North American vehicle-plant utilization hit a record level in the year’s first quarter and is expected to continue as a result of auto makers’ aggressive production plans.

Despite a potential disruption to the supply chain and lingering uncertainty over whether U.S. sales can maintain those early levels, WardsAuto is increasing its forecasted 2012 North American output and for the following two years as well.

This year’s first-quarter capacity utilization, including medium- and heavy-duty trucks, soared to 86.1% compared with 72.3% year-ago, the most output for the quarter since WardsAuto began tracking production utilization in 2005.

Second-quarter’s forecasted 82.1% and the third-quarter’s 75.7% are the highest utilization levels for the respective periods since before 2005. However, the fourth-quarter’s anticipated 73.5% is less than prior-year’s 74.1%.

The reason for the Q4 decline is because of several short- and long-term shutdowns for retooling for new products at General Motors, Ford and Chrysler facilities. Another reason is that auto makers significantly have been boosting capacity since the end of last year as long-term growth has taken hold.

Therefore, increased year-over-year production in fourth-quarter 2012 will not match the additional capacity, leading to a lower utilization rate.

Much of the added capacity is being accomplished by adding third shifts or crews, replacing the traditional 2-shift schedules.

Ford is leading that trend this year with three plants slated to switch to 3-crew schedules. The auto maker uses 3-crew systems to rotate workers over a 7-day workweek, rather than three shifts daily Monday through Friday. Some other manufacturers rotate over six days a week.

Ford this month will install third crews at its Chicago facility that assembles the Ford Explorer and Taurus and Lincoln MKS, and also at Michigan Assembly in Wayne, MI, which builds the Focus.

After starting with a traditional 2-shift schedule this month producing the redesigned ’13 Ford Escape, Ford’s Louisville, KY, plant will add a third crew in the year’s second half, likely in September or later.

The auto maker’s Dearborn Truck plant in Michigan, which builds Ford F-series pickups, already operates on a 3-crew schedule. However, the Hermosillo, Mexico, factory that produces the Ford Fusion and Lincoln MKZ continues to run on a 3-shift schedule.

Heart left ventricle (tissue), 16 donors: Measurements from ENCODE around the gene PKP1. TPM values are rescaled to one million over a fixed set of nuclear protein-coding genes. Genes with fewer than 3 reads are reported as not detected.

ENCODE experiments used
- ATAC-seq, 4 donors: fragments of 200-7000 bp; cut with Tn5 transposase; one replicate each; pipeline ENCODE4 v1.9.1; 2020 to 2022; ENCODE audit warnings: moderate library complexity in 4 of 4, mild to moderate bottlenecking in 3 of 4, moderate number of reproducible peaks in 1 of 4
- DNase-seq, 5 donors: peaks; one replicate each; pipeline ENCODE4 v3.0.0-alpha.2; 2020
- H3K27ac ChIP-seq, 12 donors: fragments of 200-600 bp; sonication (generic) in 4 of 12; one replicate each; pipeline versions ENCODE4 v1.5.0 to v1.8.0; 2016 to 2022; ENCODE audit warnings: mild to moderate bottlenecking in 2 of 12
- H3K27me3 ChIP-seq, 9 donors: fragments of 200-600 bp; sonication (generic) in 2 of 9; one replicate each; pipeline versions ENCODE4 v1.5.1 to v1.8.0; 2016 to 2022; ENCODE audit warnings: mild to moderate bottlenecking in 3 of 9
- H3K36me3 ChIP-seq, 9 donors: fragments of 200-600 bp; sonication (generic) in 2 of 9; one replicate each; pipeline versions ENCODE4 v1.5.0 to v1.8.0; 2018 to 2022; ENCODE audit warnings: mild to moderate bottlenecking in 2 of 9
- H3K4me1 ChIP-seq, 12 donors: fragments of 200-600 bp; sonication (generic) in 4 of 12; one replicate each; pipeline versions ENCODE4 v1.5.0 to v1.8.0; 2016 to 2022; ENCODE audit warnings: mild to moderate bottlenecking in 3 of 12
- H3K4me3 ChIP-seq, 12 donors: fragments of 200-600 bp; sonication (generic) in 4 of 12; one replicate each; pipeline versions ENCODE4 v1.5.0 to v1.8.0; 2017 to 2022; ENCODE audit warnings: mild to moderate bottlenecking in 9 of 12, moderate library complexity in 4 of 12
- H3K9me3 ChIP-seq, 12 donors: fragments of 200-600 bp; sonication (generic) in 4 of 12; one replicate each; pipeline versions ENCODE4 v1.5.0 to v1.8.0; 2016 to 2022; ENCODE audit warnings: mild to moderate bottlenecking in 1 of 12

The Kansas City, MO, 1 plant, which closes this month for one year to convert to assembling Ford Transit vans, has been building current-generation Escapes on a 3-crew system.

Ford’s available production – straight-time capacity less holiday and vacation days and long-term downtime such as for retooling – will increase in 2012 to 2.92 million vehicles from 2.89 million in 2011, even though the Kansa City’s 1 facility will be shuttered most of the year.

Ford, along with Toyota, was a beneficiary of the increase WardsAuto is making in its North American light-vehicle production forecast for 2012. The revised total for the year is 14.71 million light vehicles, 12.4% more units than in 2011.

Most of the increase results from auto makers assembling 3.947 million units in the first quarter, nearly 69,000 more than were anticipated.

Toyota’s increase was due to underestimating Q1 output and from small gains given to most of its vehicle lines for the rest of the year. Ford’s extra units largely were because of its upward revision of anticipated demand for the ’13 Escape.

A new industry risk occurred in late March when an explosion at a major supplier’s plant in Germany halted production of a critical nylon resin used in parts such as brake lines and fuel systems. Damage to the facility will significantly cut global capacity of the material until later this year.

So far, the resin shortages have not caused any North American manufacturers to trim production schedules. But if such a move becomes necessary, it likely will happen in the second quarter and could be made up later in the year.

Another influence on production utilization this year is whether the U.S. market can maintain the 14.5 million-unit seasonally adjusted annual rate of light-vehicle sales posted in the first quarter. Although WardsAuto expects that the market will sustain the SAAR, there are uncertainties that bear watching.

These include weak economic fundamentals in the U.S. and abroad, particularly in Europe; a potential rise in fuel prices that could cause vehicle sales volumes to suffer – although that risk is seen lessening – and the political uncertainty in the U.S, due to a presidential election this year.

Nevertheless, WardsAuto is adding nearly 102,000 units to its 2013 production forecast, most of this from Ford and Honda. The year’s output is pegged at 15.18 million vehicles, for a 3.2% gain compared with 2012.

A boost in output by Honda mostly is responsible for an increase in the 2014 industry production forecast of 56,000 units. That takes the year’s total to 16.10 million, marking a 6.1% bump from 2013.

Honda’s increase in production is due to the expectation of more import replacement output being shifted to North America. Freed-up capacity at its Alliston, ON, 2 plant in 2013 will allow the auto maker to build more CR-V cross/utility vehicles in North America.

The CUV currently is sourced for North America from three plants in the U.S., Canada and Mexico. Some units still are imported from Japan as well.